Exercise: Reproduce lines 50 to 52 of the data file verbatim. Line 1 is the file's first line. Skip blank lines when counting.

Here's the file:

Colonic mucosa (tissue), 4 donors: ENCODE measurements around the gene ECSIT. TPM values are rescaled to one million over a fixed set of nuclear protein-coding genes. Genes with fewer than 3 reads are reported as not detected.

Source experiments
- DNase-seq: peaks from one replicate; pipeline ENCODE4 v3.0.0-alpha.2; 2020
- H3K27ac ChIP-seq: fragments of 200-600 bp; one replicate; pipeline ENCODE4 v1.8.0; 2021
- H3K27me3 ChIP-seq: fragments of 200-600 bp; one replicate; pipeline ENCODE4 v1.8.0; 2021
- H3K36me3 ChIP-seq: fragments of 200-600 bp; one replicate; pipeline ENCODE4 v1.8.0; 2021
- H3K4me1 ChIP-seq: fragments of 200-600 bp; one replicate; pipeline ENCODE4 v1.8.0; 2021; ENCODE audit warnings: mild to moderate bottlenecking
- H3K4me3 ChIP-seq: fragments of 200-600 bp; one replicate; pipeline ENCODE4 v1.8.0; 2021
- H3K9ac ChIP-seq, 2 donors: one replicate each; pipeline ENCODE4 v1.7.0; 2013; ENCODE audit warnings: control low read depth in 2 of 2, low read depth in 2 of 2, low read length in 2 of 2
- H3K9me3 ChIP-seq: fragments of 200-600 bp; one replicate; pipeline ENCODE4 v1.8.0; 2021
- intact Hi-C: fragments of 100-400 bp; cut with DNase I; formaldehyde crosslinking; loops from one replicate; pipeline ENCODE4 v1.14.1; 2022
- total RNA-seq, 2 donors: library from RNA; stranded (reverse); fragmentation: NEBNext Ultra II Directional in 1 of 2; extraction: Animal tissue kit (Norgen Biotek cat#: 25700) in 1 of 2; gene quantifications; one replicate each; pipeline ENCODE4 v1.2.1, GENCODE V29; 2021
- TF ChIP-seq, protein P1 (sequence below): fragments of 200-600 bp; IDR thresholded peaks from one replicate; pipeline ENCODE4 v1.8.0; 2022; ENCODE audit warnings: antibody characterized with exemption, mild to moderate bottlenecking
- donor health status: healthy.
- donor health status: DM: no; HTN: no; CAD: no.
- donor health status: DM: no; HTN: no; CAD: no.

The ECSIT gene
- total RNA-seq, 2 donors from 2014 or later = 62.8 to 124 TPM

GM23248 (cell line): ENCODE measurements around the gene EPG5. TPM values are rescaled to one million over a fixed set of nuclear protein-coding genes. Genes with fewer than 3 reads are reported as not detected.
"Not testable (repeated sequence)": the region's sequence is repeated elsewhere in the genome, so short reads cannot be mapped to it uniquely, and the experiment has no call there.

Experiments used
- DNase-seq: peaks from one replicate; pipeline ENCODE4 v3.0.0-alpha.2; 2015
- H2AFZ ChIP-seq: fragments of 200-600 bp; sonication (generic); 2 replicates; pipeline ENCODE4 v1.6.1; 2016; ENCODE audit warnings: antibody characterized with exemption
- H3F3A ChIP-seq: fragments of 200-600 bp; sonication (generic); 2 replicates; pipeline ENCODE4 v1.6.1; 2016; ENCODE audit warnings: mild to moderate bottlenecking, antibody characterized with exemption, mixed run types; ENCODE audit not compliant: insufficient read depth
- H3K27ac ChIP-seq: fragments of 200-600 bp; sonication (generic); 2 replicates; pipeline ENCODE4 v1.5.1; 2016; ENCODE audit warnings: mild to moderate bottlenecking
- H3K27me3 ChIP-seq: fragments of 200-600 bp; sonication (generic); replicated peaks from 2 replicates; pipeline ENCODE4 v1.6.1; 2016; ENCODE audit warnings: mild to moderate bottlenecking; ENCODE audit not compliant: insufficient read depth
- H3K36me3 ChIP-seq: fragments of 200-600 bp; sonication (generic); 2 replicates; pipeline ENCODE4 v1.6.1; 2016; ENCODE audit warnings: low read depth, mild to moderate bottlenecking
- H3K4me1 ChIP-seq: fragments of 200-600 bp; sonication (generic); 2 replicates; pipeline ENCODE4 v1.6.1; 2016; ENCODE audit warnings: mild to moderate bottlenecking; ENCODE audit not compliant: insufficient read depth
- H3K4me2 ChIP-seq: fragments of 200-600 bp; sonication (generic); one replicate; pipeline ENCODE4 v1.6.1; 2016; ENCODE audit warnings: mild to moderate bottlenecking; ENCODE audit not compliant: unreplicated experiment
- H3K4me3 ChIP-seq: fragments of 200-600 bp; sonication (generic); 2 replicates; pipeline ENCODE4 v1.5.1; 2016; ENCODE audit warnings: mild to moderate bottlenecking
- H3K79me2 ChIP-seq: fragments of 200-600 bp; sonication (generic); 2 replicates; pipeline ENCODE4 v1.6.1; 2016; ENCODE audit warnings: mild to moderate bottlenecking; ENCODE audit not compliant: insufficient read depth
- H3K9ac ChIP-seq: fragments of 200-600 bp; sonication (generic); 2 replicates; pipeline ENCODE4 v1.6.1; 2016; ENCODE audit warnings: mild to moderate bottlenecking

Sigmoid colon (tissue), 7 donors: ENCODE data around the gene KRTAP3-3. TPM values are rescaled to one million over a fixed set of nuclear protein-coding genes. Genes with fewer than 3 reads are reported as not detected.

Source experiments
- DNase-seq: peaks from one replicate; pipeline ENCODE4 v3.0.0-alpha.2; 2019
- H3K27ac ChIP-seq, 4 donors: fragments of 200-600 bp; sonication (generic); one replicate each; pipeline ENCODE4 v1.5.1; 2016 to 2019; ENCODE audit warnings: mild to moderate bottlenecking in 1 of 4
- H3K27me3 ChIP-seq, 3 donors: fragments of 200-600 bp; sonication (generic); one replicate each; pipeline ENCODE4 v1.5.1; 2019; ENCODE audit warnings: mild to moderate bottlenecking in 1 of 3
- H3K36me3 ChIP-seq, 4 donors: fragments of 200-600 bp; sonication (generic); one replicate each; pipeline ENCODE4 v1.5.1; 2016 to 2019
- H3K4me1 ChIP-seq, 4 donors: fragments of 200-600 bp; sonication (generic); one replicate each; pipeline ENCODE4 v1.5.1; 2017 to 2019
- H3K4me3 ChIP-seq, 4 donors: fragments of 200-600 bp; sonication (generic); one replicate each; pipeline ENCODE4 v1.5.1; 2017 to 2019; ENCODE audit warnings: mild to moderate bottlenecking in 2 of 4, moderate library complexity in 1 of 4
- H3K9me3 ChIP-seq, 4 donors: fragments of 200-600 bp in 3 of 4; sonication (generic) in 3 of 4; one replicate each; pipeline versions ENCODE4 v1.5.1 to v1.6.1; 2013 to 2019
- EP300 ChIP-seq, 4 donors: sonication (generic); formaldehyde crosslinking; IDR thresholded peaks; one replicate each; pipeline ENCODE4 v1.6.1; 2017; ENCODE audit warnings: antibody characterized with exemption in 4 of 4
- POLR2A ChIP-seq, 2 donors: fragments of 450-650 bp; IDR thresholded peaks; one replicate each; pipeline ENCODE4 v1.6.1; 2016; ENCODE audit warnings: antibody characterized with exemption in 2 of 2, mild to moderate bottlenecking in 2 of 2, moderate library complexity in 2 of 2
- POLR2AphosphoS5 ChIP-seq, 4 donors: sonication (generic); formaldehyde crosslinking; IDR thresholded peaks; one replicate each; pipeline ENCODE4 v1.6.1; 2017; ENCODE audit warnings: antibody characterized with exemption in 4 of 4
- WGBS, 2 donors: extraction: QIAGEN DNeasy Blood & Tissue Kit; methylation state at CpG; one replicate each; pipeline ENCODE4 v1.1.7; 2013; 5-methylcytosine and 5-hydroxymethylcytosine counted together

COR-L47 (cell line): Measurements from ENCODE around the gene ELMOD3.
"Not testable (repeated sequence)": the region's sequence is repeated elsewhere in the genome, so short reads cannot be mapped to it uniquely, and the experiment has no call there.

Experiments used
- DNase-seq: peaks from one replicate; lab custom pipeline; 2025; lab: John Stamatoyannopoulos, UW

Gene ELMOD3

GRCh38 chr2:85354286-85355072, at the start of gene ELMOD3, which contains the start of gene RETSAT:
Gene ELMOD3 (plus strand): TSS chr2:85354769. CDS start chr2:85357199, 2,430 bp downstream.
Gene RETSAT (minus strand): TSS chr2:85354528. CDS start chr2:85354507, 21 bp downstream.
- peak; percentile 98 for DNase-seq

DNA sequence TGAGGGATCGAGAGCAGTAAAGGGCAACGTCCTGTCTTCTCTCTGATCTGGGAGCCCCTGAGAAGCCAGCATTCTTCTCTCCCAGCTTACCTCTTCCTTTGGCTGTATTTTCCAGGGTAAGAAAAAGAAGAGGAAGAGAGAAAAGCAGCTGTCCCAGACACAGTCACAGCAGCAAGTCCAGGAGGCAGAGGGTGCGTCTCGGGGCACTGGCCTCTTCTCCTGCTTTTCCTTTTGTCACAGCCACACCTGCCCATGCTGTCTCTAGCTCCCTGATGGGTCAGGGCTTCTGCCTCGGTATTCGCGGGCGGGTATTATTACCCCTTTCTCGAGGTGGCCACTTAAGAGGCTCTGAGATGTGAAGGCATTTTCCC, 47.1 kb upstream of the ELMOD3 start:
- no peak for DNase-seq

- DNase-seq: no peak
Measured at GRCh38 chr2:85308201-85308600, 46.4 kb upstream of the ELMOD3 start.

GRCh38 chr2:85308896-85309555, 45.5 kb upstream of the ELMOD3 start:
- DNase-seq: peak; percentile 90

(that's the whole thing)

Gene ELMOD3

GRCh38 chr2:85354286-85355072, at the start of gene ELMOD3, which contains the start of gene RETSAT:
Gene ELMOD3 (plus strand): TSS chr2:85354769. CDS start chr2:85357199, 2,430 bp downstream.